Sarkozy to strengthen ties with UAE

The French president will open a naval base and lay the foundation stone for the Dh1 billion Abu Dhabi Louvre Museum.

French President Nicolas Sarkozy speaks at a press conference in Strasbourg, France, Saturday April 4, 2009, at the end of a summit celebrating the 60th anniversary of the founding of the North Atlantic Treaty Organization. (AP Photo/Michael Sohn)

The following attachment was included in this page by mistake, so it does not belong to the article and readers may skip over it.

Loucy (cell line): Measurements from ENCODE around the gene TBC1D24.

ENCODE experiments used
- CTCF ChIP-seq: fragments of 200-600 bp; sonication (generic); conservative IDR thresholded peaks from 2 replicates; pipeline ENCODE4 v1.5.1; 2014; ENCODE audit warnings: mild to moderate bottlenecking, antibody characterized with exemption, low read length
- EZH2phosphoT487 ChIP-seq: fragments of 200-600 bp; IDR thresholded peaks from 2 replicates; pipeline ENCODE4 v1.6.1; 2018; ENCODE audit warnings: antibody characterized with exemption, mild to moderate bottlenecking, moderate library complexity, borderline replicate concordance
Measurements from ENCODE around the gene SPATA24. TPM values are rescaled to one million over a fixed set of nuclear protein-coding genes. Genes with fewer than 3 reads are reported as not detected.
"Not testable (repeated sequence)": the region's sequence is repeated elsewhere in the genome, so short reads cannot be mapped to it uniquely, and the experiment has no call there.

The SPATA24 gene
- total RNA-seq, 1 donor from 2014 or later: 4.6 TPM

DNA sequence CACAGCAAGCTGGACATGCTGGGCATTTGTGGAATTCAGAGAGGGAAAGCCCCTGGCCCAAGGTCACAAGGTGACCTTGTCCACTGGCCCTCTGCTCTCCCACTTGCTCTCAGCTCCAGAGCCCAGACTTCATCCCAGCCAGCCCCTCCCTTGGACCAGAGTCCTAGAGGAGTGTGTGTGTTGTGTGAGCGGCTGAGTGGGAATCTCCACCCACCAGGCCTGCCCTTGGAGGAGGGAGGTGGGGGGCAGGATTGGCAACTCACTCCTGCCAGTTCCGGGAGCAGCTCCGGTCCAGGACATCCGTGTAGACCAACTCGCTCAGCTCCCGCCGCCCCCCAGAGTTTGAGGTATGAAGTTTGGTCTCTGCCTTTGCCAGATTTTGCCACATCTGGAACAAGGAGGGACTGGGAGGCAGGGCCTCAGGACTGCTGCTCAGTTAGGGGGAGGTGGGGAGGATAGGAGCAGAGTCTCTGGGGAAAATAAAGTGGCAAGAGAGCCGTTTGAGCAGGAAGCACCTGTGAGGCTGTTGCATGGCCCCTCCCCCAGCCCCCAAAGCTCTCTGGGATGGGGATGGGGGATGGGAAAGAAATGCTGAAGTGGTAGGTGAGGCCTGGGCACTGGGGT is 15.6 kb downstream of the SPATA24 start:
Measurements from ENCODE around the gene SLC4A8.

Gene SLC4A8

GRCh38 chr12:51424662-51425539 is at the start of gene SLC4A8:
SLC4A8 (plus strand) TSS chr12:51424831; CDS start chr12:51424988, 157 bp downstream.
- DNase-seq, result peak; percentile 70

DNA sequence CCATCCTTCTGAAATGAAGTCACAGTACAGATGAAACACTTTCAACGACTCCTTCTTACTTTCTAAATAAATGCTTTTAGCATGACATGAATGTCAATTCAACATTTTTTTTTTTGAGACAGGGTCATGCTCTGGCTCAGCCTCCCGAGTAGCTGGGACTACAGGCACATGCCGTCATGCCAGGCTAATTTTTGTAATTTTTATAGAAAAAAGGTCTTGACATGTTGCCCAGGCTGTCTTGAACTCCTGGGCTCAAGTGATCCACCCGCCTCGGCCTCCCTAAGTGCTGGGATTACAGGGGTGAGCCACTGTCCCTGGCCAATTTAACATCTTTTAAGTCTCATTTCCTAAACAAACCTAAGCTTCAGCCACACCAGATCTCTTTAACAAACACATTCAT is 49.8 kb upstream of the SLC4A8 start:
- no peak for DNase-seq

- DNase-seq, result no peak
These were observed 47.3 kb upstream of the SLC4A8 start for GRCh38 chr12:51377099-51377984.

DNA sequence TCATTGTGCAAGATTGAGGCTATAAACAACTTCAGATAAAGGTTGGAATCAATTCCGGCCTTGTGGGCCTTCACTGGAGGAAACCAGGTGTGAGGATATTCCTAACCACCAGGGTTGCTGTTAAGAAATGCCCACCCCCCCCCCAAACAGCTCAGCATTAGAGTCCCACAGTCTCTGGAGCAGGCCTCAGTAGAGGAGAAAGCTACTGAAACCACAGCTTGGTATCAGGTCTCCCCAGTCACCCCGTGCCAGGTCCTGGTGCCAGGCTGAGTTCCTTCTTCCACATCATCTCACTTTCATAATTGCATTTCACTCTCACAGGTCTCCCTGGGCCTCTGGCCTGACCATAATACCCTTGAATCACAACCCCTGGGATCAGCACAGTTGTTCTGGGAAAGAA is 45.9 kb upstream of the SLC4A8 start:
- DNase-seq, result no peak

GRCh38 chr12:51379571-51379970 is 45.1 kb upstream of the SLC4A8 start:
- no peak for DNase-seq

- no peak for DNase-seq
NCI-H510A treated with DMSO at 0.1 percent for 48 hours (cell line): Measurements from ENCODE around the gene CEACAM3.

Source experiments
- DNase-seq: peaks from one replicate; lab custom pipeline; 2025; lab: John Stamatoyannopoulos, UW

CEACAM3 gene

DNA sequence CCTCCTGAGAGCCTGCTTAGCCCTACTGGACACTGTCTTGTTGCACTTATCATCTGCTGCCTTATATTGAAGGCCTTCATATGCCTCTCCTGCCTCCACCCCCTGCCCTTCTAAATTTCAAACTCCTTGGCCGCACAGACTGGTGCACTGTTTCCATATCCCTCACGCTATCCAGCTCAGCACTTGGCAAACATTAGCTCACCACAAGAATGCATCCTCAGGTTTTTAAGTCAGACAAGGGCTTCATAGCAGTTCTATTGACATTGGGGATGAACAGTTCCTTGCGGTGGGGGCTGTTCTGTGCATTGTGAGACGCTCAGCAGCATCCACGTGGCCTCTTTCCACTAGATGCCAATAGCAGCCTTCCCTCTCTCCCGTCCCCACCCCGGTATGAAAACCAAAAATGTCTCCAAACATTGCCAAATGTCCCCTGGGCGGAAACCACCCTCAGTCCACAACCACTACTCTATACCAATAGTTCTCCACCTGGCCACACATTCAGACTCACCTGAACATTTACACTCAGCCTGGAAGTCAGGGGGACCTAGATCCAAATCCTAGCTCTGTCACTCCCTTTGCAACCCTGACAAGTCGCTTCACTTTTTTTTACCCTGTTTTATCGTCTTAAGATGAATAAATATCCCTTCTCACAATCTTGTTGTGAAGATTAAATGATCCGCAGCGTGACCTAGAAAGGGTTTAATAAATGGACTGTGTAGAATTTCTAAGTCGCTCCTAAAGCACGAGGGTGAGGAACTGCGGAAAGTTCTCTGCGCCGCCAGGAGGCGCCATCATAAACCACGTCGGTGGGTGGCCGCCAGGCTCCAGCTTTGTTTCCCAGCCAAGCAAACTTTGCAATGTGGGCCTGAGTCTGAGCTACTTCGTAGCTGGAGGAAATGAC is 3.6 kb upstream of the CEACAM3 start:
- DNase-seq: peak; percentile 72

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Nicolas Sarkozy, the French president, will open a naval base, lay the foundation stone for the Dh1 billion ($US272 million) Abu Dhabi Louvre Museum and discuss progress on the sale of up to ?8bn (Dh41.11bn) worth of fighter jets during a visit to the UAE this week. The ties between the two countries are being strengthened as several French companies campaign for multibillion-dirham contracts in the Emirates. Areva, GDF Suez and Total are bidding to supply the UAE with the technology for its first atomic energy programme. Dassault is proposing to sell the UAE its latest multi-role jet fighter, the Rafale. The deal could involve 60 Rafale jets worth between ?6bn and ?8bn. When the naval base is opened, France will join the US and Italy in having military bases in the UAE. The US occupies part of the Al Dhafra Air Base outside Abu Dhabi, and Italy has 100 servicemen at Bateen Air Base on Abu Dhabi Island to co-ordinate relief flights to troops in Afghanistan. Stronger relations with France will help the UAE diversify its source of military support and supplies and make it less dependent on one country, such as the US, for technology, said Dr Theodore Karasik, the director of research and development at the Institute for Near East and Gulf Military Analysis (INEGMA) in Dubai. "The UAE has been very clever in using one country against the other to get the best possible deal in the defence and industrial realm," Dr Karasik said. The close relationship between France and the UAE started with the Emirates' first major defence contract in 1998, when the Armed Forces bought 63 Mirage 2000-9 combat planes from Dassault that are expected to be phased out from 2013. In 2007, a partnership of two other firms based in France, the aerospace giant EADS and Thales, won a $1.66bn dual satellite communications system awarded by Yahsat, a subsidiary of Mubadala Development, an investment arm of the Government. The UAE has also bought about $1bn of Exocet missiles from MBDA of France, according to the Baynuna Group, which is based in Abu Dhabi, and in February set up a joint venture with MBDA on establishing a local missile maintenance centre. As well as military and cultural links, a French diplomatic source said that other business agreements would be announced during the visit. "There will be an important project involving the creation of a fund to invest in France," the diplomat said, confirming it would probably involve the new French sovereign wealth fund and Mubadala. "The fund was launched early this year by president Sarkozy to support sovereign wealth funds in their investment strategies in France," the diplomat said. "This can happen through takeover of businesses or stakes in French businesses that can develop specific technologies. With Mubadala this necessarily would mean a return on investments for the UAE. We are talking about important Emirati investments in the technology and health." UThe industrial and property group MAG, based in the UAE, is reportedly in "initial" talks with the German car parts maker Continental to buy its factory in France. Last March, the Government-run Abu Dhabi National Oil Company (ADNOC) renewed its onshore gas concession with Royal Dutch Shell, Total and Partex for 20 years. Last year, total French investments in the UAE amounted to ?2bn, mainly in the banking sector, finance and energy. UAE investments in France, mainly in property and investments in companies, totalled ?1.1bn. The UAE is France's largest customer in the Middle East, with exports, excluding military equipment, reaching ?3.5bnlast year. France imports about ?1bn worth of oil and oil-related products from the UAE each year.